The racial issue is not heavily shown in this movie; however, there are a few more or less sharp comments concerning this topic.

At their first meeting the Jane de Luca character calls Robin ‘the whitest human in America’, referring to her singing ‘Close to You’ (The Carpenters) in a song contest and her favorite movie ‘The Way We Were’. She seems aggressively against a companionship with such a woman and shows with this behavior a strong amount of prejudices. (This could be understood as a mentioning of the black racist movement against whites in the States, but it would lead to far to discuss this thought here.)

Later in the movie, Elaine, Robin’s mother, seems mildly shocked when she learns that her daughter lives with a black lesbian. We do not know if it is the fact that Jane is black, a lesbian, or both that bothers Elaine. However, since she does not dramatize her feelings, the audience never knows if Elaine just gets used to this situation, or if she sees and appreciates the feelings between her daughter and Jane, or if she does not dare showing her concerns about the black lesbian friend of her beloved daughter.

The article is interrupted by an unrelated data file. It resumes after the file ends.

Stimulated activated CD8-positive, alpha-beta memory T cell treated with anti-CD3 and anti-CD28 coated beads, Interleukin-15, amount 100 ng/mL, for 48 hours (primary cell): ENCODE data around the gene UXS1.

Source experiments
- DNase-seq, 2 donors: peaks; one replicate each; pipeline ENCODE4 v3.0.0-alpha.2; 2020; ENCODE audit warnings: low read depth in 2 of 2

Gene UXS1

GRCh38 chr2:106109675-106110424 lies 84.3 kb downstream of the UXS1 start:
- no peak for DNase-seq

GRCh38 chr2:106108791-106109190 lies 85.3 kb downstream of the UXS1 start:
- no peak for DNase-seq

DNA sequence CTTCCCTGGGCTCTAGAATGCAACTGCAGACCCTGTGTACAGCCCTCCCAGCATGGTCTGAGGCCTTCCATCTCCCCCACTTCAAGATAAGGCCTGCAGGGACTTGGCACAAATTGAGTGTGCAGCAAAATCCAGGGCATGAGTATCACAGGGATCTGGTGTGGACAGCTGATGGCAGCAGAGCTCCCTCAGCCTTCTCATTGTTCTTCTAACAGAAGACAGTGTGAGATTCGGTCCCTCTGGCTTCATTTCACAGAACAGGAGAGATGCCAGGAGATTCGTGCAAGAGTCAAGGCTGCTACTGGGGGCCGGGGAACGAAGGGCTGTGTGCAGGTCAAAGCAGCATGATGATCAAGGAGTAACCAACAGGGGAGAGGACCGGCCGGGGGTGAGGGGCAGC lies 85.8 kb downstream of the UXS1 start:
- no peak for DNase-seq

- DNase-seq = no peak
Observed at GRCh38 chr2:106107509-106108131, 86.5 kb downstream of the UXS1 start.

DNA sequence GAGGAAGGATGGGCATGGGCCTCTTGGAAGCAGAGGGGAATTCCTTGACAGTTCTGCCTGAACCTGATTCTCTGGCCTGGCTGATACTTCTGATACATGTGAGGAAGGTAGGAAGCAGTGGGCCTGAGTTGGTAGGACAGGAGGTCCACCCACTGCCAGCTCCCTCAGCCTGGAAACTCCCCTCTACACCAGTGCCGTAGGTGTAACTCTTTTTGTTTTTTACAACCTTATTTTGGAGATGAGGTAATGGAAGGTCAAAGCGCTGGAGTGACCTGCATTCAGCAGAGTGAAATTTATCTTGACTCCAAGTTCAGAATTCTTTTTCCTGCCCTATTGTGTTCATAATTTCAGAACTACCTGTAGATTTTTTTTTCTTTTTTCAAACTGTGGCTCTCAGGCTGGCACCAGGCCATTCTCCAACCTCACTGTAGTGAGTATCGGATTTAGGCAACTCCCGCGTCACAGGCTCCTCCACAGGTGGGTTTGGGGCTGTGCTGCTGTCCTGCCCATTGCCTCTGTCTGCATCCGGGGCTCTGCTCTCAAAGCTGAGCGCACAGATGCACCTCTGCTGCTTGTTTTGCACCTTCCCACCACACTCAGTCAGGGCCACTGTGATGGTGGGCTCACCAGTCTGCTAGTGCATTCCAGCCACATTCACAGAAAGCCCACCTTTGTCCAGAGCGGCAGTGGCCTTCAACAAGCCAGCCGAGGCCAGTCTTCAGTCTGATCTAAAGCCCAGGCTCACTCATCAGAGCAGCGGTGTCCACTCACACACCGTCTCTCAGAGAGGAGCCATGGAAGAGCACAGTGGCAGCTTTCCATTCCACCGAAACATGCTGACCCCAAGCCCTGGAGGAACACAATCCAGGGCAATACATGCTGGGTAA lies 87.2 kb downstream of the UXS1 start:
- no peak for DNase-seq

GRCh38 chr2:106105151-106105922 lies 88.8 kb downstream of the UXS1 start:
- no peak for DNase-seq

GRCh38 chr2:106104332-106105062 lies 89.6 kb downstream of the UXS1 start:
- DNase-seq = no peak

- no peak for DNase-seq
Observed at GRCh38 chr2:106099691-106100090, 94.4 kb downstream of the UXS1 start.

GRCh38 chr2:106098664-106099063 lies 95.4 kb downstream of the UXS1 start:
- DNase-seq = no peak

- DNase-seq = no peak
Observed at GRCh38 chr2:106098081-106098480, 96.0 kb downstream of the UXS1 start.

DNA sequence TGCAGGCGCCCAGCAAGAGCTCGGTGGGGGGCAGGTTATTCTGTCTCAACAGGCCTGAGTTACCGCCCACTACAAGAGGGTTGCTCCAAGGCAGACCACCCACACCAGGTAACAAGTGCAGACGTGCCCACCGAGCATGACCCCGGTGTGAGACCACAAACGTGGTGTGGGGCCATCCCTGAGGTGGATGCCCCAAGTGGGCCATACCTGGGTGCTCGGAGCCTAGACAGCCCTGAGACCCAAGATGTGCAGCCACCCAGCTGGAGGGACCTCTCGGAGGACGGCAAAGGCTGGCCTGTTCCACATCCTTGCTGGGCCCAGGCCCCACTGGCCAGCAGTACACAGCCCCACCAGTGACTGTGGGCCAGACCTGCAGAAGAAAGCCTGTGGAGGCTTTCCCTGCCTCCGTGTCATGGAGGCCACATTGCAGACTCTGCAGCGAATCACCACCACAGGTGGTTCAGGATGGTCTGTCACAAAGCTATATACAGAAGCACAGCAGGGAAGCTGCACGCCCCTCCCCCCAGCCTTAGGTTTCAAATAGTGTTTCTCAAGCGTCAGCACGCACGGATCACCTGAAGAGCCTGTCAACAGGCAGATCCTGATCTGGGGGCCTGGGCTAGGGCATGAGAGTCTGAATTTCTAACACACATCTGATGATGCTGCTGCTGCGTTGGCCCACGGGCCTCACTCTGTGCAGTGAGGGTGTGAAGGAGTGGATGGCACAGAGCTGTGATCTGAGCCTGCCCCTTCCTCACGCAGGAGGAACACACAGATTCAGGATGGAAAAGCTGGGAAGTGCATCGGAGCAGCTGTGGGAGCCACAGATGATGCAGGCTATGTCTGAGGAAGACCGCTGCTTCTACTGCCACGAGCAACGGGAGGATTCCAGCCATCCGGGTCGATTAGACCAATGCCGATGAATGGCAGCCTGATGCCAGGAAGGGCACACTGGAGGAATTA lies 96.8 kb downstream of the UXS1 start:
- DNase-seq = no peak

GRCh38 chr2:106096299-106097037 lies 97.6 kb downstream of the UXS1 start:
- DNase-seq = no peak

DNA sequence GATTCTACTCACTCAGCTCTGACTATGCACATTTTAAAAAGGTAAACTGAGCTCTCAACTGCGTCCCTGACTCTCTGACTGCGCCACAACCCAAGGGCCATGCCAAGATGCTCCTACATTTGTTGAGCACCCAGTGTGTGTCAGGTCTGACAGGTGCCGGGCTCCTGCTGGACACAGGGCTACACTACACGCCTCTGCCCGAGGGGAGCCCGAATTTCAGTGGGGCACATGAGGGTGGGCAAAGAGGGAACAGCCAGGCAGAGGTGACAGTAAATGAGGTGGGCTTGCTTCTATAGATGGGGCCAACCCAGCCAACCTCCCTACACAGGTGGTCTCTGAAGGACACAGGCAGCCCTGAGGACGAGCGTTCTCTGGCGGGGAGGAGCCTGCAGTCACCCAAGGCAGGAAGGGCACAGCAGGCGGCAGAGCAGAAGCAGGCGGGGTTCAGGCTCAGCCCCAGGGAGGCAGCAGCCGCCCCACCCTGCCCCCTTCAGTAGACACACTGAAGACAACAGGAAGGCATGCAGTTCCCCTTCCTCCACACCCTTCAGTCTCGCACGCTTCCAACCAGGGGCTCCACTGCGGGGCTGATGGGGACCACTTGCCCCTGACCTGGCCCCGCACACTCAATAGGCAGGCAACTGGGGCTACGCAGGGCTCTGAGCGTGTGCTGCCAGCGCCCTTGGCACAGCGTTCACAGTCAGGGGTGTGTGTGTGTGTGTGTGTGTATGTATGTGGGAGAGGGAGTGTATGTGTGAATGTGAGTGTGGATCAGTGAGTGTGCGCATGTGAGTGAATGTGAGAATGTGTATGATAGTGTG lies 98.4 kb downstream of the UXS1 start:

The fact that Whoopi Goldberg is black and still a highly accepted superstar helps deal with the race issue in a natural way. It is now no longer relevant to the audience whether a person is black or not.

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Homosexuality (Lesbianism) vs. Heterosexuality

Why/how can Whoopi Goldberg play a (accepted) lesbian?

The lesbian characters in Boys on the Side are presented as ‘de-sexed’ and masculine (the main lesbian character is black), while the heterosexual characters are played by pretty and feminine (white) actresses. The sexual desires of the lesbians are unspoken and their loving is only paraphrased while there are plenty of heterosexuel love-scenes.

Both, lesbian and heterosexuel characters experience a kind of punishment for their gender and sexuality: Jane de Luca falls in love with heterosexual women and is therefore rejected by them and lonely. The Holly character has to pay for her flirting and lust with first being beaten by her violent boyfriend and then being arrested by her cop-boyfriend. The Robin character has to endure the ultimate punishment—she dies of Aids. Yet, the ending is a positive one for the heteros: Holly marries; Robin dies and is relieved of her pain, while the lesbian character hits the road with a lonely heart.